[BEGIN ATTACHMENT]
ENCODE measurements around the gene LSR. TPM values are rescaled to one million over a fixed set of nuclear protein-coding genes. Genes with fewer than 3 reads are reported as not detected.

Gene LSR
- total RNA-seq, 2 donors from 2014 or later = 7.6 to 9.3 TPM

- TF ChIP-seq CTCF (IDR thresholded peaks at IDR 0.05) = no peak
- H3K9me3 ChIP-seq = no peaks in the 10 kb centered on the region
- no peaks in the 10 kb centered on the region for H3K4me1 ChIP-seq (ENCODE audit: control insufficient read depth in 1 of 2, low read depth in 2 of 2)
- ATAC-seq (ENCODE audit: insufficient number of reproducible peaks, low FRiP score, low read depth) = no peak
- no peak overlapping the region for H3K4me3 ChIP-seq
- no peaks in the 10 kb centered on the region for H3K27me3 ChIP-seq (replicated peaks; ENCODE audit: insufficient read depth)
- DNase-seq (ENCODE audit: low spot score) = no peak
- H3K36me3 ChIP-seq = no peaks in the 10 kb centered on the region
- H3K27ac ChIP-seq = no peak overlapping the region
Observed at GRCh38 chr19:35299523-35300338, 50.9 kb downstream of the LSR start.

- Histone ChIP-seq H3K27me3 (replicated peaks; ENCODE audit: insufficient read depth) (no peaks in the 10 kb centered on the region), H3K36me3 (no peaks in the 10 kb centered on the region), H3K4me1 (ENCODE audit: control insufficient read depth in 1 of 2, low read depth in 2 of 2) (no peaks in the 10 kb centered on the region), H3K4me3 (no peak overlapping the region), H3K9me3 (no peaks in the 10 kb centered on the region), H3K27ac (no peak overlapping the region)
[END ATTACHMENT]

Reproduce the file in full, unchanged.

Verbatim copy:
ENCODE measurements around the gene LSR. TPM values are rescaled to one million over a fixed set of nuclear protein-coding genes. Genes with fewer than 3 reads are reported as not detected.

Gene LSR
- total RNA-seq, 2 donors from 2014 or later = 7.6 to 9.3 TPM

- TF ChIP-seq CTCF (IDR thresholded peaks at IDR 0.05) = no peak
- H3K9me3 ChIP-seq = no peaks in the 10 kb centered on the region
- no peaks in the 10 kb centered on the region for H3K4me1 ChIP-seq (ENCODE audit: control insufficient read depth in 1 of 2, low read depth in 2 of 2)
- ATAC-seq (ENCODE audit: insufficient number of reproducible peaks, low FRiP score, low read depth) = no peak
- no peak overlapping the region for H3K4me3 ChIP-seq
- no peaks in the 10 kb centered on the region for H3K27me3 ChIP-seq (replicated peaks; ENCODE audit: insufficient read depth)
- DNase-seq (ENCODE audit: low spot score) = no peak
- H3K36me3 ChIP-seq = no peaks in the 10 kb centered on the region
- H3K27ac ChIP-seq = no peak overlapping the region
Observed at GRCh38 chr19:35299523-35300338, 50.9 kb downstream of the LSR start.

- Histone ChIP-seq H3K27me3 (replicated peaks; ENCODE audit: insufficient read depth) (no peaks in the 10 kb centered on the region), H3K36me3 (no peaks in the 10 kb centered on the region), H3K4me1 (ENCODE audit: control insufficient read depth in 1 of 2, low read depth in 2 of 2) (no peaks in the 10 kb centered on the region), H3K4me3 (no peak overlapping the region), H3K9me3 (no peaks in the 10 kb centered on the region), H3K27ac (no peak overlapping the region)